Proverbs 30:1
Parallel Verses
New American Standard Bible
The words of Agur the son of Jakeh, the oracle. The man declares to Ithiel, to Ithiel and Ucal:

King James Bible
The words of Agur the son of Jakeh, even the prophecy: the man spake unto Ithiel, even unto Ithiel and Ucal,

Darby Bible Translation
The words of Agur the son of Jakeh; the prophecy uttered by the man unto Ithiel, even unto Ithiel and Ucal:

World English Bible
The words of Agur the son of Jakeh, the oracle: the man says to Ithiel, to Ithiel and Ucal:

Young's Literal Translation
Words of a Gatherer, son of an obedient one, the declaration, an affirmation of the man: -- I have wearied myself for God, I have wearied myself for God, and am consumed.

Proverbs 30:1 Parallel
Commentary
Barnes' Notes on the Bible

See the introduction to Proverbs. According to the different reading, there noted, the inscription ends with: "the man spake," and the words that follow, are the beginning of the confession, "I have wearied myself after God and have fainted."

Spake - The Hebrew word is that commonly used of the utterance of a divine oracle.

Proverbs 30:1 Parallel Commentaries

Library
Parable of the Pharisee and Publican.
^C Luke XVIII. 9-14. ^c 9 And he spake also this parable unto certain who trusted in themselves that they were righteous, and set all others at nought [It is commonly said that this parable teaches humility in prayer, but the preface and conclusion (see verse 14) show that it is indeed to set forth generally the difference between self-righteousness and humility, and that an occasion of prayer is chosen because it best illustrates the point which the Lord desired to teach. The parable shows that
J. W. McGarvey—The Four-Fold Gospel

Vehicles of Revelation; Scripture, the Church, Tradition.
(a) The supreme and unique revelation of God to man is in the Person of the Incarnate Son. But though unique the Incarnation is not solitary. Before it there was the divine institution of the Law and the Prophets, the former a typical anticipation (de Incarn. 40. 2) of the destined reality, and along with the latter (ib. 12. 2 and 5) for all the world a holy school of the knowledge of God and the conduct of the soul.' After it there is the history of the life and teaching of Christ and the writings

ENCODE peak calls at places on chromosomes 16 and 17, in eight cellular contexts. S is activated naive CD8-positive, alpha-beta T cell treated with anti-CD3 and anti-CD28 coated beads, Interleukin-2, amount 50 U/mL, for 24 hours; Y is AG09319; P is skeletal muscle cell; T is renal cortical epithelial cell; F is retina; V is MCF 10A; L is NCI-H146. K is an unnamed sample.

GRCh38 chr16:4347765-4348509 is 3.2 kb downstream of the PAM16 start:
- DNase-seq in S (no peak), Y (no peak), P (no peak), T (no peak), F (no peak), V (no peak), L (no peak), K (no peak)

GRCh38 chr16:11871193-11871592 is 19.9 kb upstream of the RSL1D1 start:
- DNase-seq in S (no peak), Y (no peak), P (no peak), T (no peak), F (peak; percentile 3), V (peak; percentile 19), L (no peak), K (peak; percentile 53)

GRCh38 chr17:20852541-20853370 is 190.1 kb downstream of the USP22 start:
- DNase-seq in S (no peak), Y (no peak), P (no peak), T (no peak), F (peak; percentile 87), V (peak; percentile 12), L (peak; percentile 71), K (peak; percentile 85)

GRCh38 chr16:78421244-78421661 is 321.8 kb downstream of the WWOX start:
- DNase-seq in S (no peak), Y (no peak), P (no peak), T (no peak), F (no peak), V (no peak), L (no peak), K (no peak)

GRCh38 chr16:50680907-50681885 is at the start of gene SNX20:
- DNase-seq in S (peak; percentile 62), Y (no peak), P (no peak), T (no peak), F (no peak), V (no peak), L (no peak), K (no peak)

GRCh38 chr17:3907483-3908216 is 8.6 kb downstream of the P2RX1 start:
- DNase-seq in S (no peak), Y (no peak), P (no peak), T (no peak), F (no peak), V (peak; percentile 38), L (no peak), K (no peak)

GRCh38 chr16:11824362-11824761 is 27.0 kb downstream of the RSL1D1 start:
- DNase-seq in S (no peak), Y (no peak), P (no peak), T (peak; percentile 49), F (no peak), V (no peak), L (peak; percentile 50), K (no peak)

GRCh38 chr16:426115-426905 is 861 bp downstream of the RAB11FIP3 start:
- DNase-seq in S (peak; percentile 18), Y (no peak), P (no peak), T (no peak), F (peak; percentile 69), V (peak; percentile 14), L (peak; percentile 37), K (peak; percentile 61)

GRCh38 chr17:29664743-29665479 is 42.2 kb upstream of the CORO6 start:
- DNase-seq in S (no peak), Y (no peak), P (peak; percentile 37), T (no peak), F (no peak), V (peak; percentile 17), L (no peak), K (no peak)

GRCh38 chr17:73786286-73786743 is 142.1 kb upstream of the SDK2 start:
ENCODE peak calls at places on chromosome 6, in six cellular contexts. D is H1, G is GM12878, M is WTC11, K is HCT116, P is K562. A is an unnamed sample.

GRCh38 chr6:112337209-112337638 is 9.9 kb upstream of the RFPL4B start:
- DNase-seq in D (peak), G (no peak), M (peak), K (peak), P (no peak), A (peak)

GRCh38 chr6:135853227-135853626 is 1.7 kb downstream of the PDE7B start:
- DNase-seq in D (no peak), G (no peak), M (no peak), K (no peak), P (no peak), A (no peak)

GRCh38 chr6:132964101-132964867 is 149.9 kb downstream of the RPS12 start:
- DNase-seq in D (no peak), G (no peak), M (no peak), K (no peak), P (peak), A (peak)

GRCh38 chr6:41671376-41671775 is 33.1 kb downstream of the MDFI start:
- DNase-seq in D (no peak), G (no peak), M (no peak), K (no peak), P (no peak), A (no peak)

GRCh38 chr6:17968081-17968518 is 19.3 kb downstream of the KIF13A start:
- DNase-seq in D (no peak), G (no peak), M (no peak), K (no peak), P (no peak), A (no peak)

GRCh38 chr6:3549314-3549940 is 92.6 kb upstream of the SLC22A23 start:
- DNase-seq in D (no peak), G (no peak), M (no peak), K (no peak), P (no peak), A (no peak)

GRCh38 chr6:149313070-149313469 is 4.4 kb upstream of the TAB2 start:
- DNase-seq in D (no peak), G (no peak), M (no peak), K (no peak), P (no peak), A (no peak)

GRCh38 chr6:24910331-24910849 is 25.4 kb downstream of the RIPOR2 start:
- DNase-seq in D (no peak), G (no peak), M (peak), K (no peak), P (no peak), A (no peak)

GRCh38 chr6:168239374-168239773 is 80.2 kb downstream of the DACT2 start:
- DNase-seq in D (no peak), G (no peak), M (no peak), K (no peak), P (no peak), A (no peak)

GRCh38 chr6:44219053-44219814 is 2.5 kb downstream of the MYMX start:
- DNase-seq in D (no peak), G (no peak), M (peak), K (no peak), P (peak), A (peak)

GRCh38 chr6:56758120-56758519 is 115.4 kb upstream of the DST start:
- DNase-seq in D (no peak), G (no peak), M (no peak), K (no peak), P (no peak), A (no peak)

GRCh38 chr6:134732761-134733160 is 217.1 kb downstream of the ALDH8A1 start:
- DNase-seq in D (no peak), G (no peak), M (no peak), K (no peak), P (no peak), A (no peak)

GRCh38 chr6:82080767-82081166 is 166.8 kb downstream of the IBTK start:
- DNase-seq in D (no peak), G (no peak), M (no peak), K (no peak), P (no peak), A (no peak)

Athanasius—Select Works and Letters or Athanasius

Concerning the Scriptures.
Concerning the Scriptures. From these revelations of the Spirit of God to the saints, have proceeded the Scriptures of Truth, which contain, I. A faithful historical account of the actings of God's people in divers ages; with many singular and remarkable providences attending them. II. A prophetical account of several things, whereof some are already past, and some yet to come. III. A full and ample account of all the chief principles of the doctrine of Christ, held forth in divers precious declarations,
Robert Barclay—Theses Theologicae and An Apology for the True Christian Divinity

Proverbs
Many specimens of the so-called Wisdom Literature are preserved for us in the book of Proverbs, for its contents are by no means confined to what we call proverbs. The first nine chapters constitute a continuous discourse, almost in the manner of a sermon; and of the last two chapters, ch. xxx. is largely made up of enigmas, and xxxi. is in part a description of the good housewife. All, however, are rightly subsumed under the idea of wisdom, which to the Hebrew had always moral relations. The Hebrew
John Edgar McFadyen—Introduction to the Old Testament

Proverbs 29:27
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